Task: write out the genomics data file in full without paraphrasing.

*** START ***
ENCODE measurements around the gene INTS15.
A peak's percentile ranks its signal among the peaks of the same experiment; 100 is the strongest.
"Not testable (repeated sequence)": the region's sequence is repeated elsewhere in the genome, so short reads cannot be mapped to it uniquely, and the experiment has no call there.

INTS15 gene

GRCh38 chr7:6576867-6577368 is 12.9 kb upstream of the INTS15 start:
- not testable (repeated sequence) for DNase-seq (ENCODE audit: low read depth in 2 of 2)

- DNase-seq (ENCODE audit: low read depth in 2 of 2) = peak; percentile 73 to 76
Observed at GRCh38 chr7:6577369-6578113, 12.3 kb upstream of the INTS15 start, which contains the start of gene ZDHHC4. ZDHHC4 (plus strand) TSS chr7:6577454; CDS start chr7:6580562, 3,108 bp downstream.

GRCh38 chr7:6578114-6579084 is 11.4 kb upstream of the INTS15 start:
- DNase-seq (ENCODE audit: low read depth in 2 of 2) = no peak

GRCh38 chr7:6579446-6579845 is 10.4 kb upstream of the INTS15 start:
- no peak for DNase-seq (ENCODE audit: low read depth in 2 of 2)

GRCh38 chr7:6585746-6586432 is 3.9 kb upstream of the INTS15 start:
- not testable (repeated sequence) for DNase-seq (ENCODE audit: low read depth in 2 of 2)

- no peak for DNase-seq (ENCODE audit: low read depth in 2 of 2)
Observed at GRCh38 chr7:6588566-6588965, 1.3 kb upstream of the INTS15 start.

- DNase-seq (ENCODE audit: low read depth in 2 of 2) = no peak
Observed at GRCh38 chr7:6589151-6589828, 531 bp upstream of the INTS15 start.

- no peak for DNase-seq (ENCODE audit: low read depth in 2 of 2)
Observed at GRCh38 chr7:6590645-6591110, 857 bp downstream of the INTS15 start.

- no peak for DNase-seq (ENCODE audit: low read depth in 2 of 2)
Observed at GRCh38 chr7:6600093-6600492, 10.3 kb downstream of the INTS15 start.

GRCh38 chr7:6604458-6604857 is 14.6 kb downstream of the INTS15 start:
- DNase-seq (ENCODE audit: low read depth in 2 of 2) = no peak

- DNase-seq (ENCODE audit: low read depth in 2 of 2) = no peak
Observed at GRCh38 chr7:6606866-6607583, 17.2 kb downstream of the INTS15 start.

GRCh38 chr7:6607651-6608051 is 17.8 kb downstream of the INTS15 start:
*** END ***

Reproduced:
ENCODE measurements around the gene INTS15.
A peak's percentile ranks its signal among the peaks of the same experiment; 100 is the strongest.
"Not testable (repeated sequence)": the region's sequence is repeated elsewhere in the genome, so short reads cannot be mapped to it uniquely, and the experiment has no call there.

INTS15 gene

GRCh38 chr7:6576867-6577368 is 12.9 kb upstream of the INTS15 start:
- not testable (repeated sequence) for DNase-seq (ENCODE audit: low read depth in 2 of 2)

- DNase-seq (ENCODE audit: low read depth in 2 of 2) = peak; percentile 73 to 76
Observed at GRCh38 chr7:6577369-6578113, 12.3 kb upstream of the INTS15 start, which contains the start of gene ZDHHC4. ZDHHC4 (plus strand) TSS chr7:6577454; CDS start chr7:6580562, 3,108 bp downstream.

GRCh38 chr7:6578114-6579084 is 11.4 kb upstream of the INTS15 start:
- DNase-seq (ENCODE audit: low read depth in 2 of 2) = no peak

GRCh38 chr7:6579446-6579845 is 10.4 kb upstream of the INTS15 start:
- no peak for DNase-seq (ENCODE audit: low read depth in 2 of 2)

GRCh38 chr7:6585746-6586432 is 3.9 kb upstream of the INTS15 start:
- not testable (repeated sequence) for DNase-seq (ENCODE audit: low read depth in 2 of 2)

- no peak for DNase-seq (ENCODE audit: low read depth in 2 of 2)
Observed at GRCh38 chr7:6588566-6588965, 1.3 kb upstream of the INTS15 start.

- DNase-seq (ENCODE audit: low read depth in 2 of 2) = no peak
Observed at GRCh38 chr7:6589151-6589828, 531 bp upstream of the INTS15 start.

- no peak for DNase-seq (ENCODE audit: low read depth in 2 of 2)
Observed at GRCh38 chr7:6590645-6591110, 857 bp downstream of the INTS15 start.

- no peak for DNase-seq (ENCODE audit: low read depth in 2 of 2)
Observed at GRCh38 chr7:6600093-6600492, 10.3 kb downstream of the INTS15 start.

GRCh38 chr7:6604458-6604857 is 14.6 kb downstream of the INTS15 start:
- DNase-seq (ENCODE audit: low read depth in 2 of 2) = no peak

- DNase-seq (ENCODE audit: low read depth in 2 of 2) = no peak
Observed at GRCh38 chr7:6606866-6607583, 17.2 kb downstream of the INTS15 start.

GRCh38 chr7:6607651-6608051 is 17.8 kb downstream of the INTS15 start: